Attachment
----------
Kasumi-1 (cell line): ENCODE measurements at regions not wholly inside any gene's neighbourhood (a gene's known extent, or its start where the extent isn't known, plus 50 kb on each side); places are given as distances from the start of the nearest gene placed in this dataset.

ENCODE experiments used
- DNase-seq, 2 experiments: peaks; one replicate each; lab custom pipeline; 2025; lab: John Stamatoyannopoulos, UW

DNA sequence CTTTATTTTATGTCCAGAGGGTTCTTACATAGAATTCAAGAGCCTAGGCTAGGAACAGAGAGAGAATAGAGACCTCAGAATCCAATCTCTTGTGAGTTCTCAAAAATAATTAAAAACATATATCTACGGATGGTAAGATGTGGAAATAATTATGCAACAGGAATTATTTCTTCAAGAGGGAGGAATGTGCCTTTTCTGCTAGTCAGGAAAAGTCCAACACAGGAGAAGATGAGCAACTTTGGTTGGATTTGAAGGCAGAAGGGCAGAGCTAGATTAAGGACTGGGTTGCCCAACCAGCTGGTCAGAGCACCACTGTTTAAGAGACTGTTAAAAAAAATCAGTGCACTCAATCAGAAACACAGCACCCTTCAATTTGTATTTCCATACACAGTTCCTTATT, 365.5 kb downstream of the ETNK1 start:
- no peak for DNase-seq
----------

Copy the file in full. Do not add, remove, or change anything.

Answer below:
Kasumi-1 (cell line): ENCODE measurements at regions not wholly inside any gene's neighbourhood (a gene's known extent, or its start where the extent isn't known, plus 50 kb on each side); places are given as distances from the start of the nearest gene placed in this dataset.

ENCODE experiments used
- DNase-seq, 2 experiments: peaks; one replicate each; lab custom pipeline; 2025; lab: John Stamatoyannopoulos, UW

DNA sequence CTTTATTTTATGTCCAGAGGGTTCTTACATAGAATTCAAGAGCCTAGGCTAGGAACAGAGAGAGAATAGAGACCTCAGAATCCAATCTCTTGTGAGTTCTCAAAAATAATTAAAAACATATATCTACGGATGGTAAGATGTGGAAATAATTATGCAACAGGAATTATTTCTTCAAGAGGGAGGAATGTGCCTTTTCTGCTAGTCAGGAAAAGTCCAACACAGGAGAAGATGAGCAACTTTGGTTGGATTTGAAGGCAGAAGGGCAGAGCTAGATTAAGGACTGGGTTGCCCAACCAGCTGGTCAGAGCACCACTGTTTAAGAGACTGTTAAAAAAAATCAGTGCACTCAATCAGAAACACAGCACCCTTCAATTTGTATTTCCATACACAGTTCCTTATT, 365.5 kb downstream of the ETNK1 start:
- no peak for DNase-seq